Epidemiology and Etiology

All forms of leishmaniasis are zoonoses transmitted to human beings from wild or domestic animals via the sandfly (usually Phlebotomus). The leishmanial form of the parasite lives in reticuloendothelial cells of the mammalian host where it divides by binary fission to destroy the host cell. The parasites are taken up by the sandfly while feeding on the skin of the host, and in the insect's intestine they develop into leptomonad forms. These divide, producing enormous numbers, and work their way to the pharynx and buccal cavity. There is a natural restriction of individual leishmaniae to specific sandflies, even though a wide variety of these insect species may be available.

Cutaneous leishmaniasis is caused by several members of the Leishmania tropica species complex. All produce chronic skin lesions, which tend to ulcerate. Some forms tend to be "urban" and closely linked to dogs as alternating hosts. Others are "rural," with nonhuman reservoirs including various rodents, marsupials, and foxes. In the Americas, sandflies of the genus Lutzomyia are often vectors. The initial lesion usually heals spontaneously, but often leaves a disfiguring scar.

Mucocutaneous leishmaniasis is caused by Leishmania braziliensis. In the form known as espundia in Brazil, the initial lesion develops into an infection of the mucosal tissues of the nose and mouth, resulting in gross deformities and sometimes death from secondary infections. Lutzomyia flies are the major vectors. (A clinically similar form, believed to be caused by L. tropica, has been described in Ethiopia.)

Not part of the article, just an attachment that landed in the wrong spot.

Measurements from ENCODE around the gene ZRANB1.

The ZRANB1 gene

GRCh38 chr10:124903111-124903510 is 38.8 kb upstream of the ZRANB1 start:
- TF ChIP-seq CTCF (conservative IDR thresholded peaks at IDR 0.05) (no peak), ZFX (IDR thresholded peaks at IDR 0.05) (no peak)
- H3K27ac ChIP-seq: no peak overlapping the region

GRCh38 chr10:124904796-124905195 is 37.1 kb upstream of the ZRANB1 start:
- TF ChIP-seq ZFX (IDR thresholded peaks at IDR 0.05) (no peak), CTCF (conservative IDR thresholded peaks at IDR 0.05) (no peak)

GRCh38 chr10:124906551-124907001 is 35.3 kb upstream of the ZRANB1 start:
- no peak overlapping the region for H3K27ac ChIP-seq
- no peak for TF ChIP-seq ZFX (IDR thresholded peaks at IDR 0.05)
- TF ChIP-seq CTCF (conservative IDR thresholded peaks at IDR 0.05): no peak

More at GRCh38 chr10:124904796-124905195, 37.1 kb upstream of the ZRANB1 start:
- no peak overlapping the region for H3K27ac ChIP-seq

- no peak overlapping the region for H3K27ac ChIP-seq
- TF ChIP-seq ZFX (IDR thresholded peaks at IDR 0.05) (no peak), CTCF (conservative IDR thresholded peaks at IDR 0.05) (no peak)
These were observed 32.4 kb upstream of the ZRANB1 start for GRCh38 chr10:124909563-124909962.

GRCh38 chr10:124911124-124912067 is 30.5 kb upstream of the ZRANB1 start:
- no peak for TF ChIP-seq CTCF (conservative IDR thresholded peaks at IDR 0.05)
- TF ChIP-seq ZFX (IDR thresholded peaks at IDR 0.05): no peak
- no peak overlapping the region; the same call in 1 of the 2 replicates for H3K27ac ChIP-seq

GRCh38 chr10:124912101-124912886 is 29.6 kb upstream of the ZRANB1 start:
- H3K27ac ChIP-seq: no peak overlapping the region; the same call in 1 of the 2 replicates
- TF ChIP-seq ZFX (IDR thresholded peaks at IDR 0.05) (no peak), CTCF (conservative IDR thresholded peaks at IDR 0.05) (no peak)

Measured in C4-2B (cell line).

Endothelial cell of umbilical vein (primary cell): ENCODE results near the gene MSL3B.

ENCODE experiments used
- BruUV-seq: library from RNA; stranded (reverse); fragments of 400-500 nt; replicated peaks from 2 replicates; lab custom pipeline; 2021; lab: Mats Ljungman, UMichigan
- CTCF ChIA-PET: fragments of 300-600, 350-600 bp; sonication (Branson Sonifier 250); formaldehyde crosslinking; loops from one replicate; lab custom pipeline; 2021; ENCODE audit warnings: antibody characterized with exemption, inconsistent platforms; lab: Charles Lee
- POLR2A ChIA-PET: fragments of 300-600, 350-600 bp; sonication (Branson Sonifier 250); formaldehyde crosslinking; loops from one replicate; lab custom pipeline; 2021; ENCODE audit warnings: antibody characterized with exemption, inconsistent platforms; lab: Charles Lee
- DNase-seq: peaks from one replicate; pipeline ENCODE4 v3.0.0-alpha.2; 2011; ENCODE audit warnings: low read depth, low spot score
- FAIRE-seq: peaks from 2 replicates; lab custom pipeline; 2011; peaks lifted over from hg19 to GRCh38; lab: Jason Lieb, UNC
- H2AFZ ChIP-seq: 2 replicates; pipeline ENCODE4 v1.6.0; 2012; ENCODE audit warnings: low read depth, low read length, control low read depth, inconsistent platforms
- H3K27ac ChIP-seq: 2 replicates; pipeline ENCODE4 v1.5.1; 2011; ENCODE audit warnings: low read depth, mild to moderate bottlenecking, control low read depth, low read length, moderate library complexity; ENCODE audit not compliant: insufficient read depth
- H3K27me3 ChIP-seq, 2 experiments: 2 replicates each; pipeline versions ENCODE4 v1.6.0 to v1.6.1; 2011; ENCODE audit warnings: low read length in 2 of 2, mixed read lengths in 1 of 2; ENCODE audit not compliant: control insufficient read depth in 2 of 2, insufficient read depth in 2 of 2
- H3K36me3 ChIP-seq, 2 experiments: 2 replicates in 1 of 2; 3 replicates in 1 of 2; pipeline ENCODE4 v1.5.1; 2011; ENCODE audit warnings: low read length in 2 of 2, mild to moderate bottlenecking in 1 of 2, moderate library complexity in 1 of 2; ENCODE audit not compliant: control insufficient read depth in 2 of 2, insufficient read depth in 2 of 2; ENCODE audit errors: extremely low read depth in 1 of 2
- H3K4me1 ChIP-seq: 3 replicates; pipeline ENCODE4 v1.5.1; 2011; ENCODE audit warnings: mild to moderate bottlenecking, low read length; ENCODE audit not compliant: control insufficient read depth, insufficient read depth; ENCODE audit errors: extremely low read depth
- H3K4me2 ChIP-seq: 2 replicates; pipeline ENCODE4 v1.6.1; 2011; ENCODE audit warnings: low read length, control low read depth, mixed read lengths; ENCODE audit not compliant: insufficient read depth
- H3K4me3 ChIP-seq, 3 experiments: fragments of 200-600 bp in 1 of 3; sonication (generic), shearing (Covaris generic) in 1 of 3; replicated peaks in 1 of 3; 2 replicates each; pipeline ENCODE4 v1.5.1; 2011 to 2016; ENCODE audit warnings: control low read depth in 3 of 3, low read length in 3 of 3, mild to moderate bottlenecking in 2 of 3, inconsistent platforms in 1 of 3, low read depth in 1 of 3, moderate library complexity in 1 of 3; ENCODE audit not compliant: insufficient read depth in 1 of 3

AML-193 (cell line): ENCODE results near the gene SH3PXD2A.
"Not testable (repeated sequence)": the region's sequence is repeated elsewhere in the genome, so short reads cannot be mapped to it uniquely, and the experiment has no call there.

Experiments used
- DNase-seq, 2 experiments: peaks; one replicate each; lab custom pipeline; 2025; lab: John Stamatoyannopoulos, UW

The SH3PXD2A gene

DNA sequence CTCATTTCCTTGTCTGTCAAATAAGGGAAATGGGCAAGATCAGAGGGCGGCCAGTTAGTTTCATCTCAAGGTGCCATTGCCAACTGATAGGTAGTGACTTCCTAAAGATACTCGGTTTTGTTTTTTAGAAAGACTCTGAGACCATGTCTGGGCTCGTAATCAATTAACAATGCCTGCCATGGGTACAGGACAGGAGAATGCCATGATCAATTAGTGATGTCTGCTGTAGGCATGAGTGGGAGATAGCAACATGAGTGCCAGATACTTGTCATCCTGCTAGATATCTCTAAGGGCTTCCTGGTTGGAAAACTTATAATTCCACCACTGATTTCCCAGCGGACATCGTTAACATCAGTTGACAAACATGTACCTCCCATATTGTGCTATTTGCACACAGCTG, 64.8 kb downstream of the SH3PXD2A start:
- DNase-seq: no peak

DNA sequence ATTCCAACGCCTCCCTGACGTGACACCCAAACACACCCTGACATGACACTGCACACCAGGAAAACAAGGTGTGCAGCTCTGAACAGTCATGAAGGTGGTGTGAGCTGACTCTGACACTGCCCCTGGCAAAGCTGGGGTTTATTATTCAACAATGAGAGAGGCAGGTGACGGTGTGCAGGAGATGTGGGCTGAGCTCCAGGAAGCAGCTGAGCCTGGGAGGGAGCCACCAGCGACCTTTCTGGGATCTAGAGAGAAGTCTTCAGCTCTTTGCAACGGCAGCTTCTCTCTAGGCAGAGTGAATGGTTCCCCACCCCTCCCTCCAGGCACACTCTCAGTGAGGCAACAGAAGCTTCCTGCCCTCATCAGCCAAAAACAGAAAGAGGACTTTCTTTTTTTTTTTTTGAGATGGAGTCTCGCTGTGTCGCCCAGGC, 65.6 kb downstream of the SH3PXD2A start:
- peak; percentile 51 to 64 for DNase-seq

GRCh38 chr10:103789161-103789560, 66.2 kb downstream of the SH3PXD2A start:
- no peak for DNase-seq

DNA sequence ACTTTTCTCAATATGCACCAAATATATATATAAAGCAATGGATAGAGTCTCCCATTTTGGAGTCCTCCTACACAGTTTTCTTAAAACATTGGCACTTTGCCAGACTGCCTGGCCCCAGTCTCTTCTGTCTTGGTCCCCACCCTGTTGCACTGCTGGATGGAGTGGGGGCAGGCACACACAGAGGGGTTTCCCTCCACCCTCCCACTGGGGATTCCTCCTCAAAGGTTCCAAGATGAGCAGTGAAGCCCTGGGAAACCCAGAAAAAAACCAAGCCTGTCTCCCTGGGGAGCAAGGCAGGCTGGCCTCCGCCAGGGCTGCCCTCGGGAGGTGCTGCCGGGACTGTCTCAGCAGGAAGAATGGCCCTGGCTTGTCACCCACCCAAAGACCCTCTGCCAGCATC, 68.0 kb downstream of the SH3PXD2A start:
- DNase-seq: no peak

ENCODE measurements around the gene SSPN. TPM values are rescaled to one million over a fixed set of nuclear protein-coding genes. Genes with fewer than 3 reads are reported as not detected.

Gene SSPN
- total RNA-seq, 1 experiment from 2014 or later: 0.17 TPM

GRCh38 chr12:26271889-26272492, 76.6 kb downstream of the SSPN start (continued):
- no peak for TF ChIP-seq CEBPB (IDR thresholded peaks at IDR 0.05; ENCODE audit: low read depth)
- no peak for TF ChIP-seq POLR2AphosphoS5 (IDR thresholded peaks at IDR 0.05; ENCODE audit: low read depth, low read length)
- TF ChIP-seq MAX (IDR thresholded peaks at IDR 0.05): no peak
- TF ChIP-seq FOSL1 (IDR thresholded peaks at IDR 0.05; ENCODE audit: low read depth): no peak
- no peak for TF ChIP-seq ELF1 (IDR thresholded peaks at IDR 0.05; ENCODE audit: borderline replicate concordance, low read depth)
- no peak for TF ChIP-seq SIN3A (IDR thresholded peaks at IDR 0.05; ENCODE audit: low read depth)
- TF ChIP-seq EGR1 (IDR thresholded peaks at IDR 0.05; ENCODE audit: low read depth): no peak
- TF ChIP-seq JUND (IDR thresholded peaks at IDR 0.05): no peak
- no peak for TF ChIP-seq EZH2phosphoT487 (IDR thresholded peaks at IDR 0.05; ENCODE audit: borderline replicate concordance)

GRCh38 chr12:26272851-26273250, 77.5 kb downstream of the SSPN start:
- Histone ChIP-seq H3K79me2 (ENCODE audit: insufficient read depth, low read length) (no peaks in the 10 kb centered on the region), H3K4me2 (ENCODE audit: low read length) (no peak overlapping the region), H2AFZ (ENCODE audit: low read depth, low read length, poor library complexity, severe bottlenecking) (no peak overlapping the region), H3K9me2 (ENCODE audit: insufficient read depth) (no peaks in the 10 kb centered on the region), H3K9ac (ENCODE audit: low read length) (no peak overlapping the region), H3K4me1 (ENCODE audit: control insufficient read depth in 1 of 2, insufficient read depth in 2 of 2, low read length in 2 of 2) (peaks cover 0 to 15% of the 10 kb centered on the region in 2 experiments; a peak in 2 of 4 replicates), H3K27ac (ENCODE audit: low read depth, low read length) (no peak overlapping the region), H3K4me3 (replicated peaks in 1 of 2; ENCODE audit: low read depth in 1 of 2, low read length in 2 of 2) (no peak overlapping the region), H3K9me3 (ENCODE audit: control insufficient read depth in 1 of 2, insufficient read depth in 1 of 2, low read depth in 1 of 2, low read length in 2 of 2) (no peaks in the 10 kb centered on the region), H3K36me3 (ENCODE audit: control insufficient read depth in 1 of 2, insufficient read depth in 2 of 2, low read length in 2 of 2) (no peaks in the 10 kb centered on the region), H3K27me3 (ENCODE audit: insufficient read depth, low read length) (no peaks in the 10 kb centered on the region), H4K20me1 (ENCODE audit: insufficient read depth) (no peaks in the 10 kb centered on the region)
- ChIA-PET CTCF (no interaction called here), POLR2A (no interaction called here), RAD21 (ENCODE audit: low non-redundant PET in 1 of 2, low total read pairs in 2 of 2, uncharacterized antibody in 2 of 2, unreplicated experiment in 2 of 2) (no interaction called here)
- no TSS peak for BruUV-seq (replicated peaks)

Visceral leishmaniasis, or kala-azar, is caused by at least three members of the Leishmania donovani complex. In visceral leishmaniasis, unlike other forms of the disease, the organisms parasitize reticuloendothelial cells beyond the subcutaneous and mucosal tissue, and a number of internal organs may be involved. Symptoms include swelling of the liver and spleen, fever, diarrhea, emaciation, anemia, darkening of the skin, and gross abdominal enlargement. Mortality in untreated cases has reached 75 to 95 percent over a 2-year period.

How To Reduce Acne Scarring

How To Reduce Acne Scarring

Acne is a name that is famous in its own right, but for all of the wrong reasons. Most teenagers know, and dread, the very word, as it so prevalently wrecks havoc on their faces throughout their adolescent years.

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